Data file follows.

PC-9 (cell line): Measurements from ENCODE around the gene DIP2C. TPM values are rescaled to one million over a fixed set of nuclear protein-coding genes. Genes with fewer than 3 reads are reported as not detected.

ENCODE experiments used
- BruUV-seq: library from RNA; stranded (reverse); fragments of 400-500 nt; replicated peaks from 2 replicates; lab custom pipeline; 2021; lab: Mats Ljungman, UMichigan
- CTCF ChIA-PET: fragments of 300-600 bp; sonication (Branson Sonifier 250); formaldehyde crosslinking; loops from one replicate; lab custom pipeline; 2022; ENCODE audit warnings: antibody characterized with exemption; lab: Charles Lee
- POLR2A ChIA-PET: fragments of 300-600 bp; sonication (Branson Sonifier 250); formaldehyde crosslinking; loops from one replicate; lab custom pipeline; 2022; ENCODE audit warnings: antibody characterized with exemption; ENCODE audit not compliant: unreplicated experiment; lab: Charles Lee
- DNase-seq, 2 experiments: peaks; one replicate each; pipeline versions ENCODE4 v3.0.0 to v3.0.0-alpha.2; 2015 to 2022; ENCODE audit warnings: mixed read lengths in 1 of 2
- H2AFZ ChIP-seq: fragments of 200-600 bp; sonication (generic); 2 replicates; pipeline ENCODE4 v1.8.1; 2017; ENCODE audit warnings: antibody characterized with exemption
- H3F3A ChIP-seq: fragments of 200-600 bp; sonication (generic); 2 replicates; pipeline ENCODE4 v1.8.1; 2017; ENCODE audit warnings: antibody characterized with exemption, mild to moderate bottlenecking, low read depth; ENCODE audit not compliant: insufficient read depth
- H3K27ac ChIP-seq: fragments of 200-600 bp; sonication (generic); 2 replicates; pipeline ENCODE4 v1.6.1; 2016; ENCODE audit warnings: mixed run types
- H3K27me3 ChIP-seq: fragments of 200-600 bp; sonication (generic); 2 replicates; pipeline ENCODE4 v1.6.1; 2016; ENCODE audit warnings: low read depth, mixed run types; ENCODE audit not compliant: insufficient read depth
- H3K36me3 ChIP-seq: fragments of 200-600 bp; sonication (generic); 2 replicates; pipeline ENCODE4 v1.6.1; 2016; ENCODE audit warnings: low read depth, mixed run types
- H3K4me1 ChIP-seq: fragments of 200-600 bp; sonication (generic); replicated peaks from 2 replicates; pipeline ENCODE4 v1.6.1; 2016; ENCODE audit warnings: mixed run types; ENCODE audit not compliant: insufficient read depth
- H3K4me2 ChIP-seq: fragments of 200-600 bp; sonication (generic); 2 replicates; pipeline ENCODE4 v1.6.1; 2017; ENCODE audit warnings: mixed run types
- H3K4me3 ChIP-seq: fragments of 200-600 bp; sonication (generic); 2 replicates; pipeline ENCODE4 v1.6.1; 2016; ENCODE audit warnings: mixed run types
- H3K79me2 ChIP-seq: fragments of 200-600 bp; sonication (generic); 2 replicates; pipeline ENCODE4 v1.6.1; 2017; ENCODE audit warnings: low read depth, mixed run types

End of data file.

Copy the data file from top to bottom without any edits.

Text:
PC-9 (cell line): Measurements from ENCODE around the gene DIP2C. TPM values are rescaled to one million over a fixed set of nuclear protein-coding genes. Genes with fewer than 3 reads are reported as not detected.

ENCODE experiments used
- BruUV-seq: library from RNA; stranded (reverse); fragments of 400-500 nt; replicated peaks from 2 replicates; lab custom pipeline; 2021; lab: Mats Ljungman, UMichigan
- CTCF ChIA-PET: fragments of 300-600 bp; sonication (Branson Sonifier 250); formaldehyde crosslinking; loops from one replicate; lab custom pipeline; 2022; ENCODE audit warnings: antibody characterized with exemption; lab: Charles Lee
- POLR2A ChIA-PET: fragments of 300-600 bp; sonication (Branson Sonifier 250); formaldehyde crosslinking; loops from one replicate; lab custom pipeline; 2022; ENCODE audit warnings: antibody characterized with exemption; ENCODE audit not compliant: unreplicated experiment; lab: Charles Lee
- DNase-seq, 2 experiments: peaks; one replicate each; pipeline versions ENCODE4 v3.0.0 to v3.0.0-alpha.2; 2015 to 2022; ENCODE audit warnings: mixed read lengths in 1 of 2
- H2AFZ ChIP-seq: fragments of 200-600 bp; sonication (generic); 2 replicates; pipeline ENCODE4 v1.8.1; 2017; ENCODE audit warnings: antibody characterized with exemption
- H3F3A ChIP-seq: fragments of 200-600 bp; sonication (generic); 2 replicates; pipeline ENCODE4 v1.8.1; 2017; ENCODE audit warnings: antibody characterized with exemption, mild to moderate bottlenecking, low read depth; ENCODE audit not compliant: insufficient read depth
- H3K27ac ChIP-seq: fragments of 200-600 bp; sonication (generic); 2 replicates; pipeline ENCODE4 v1.6.1; 2016; ENCODE audit warnings: mixed run types
- H3K27me3 ChIP-seq: fragments of 200-600 bp; sonication (generic); 2 replicates; pipeline ENCODE4 v1.6.1; 2016; ENCODE audit warnings: low read depth, mixed run types; ENCODE audit not compliant: insufficient read depth
- H3K36me3 ChIP-seq: fragments of 200-600 bp; sonication (generic); 2 replicates; pipeline ENCODE4 v1.6.1; 2016; ENCODE audit warnings: low read depth, mixed run types
- H3K4me1 ChIP-seq: fragments of 200-600 bp; sonication (generic); replicated peaks from 2 replicates; pipeline ENCODE4 v1.6.1; 2016; ENCODE audit warnings: mixed run types; ENCODE audit not compliant: insufficient read depth
- H3K4me2 ChIP-seq: fragments of 200-600 bp; sonication (generic); 2 replicates; pipeline ENCODE4 v1.6.1; 2017; ENCODE audit warnings: mixed run types
- H3K4me3 ChIP-seq: fragments of 200-600 bp; sonication (generic); 2 replicates; pipeline ENCODE4 v1.6.1; 2016; ENCODE audit warnings: mixed run types
- H3K79me2 ChIP-seq: fragments of 200-600 bp; sonication (generic); 2 replicates; pipeline ENCODE4 v1.6.1; 2017; ENCODE audit warnings: low read depth, mixed run types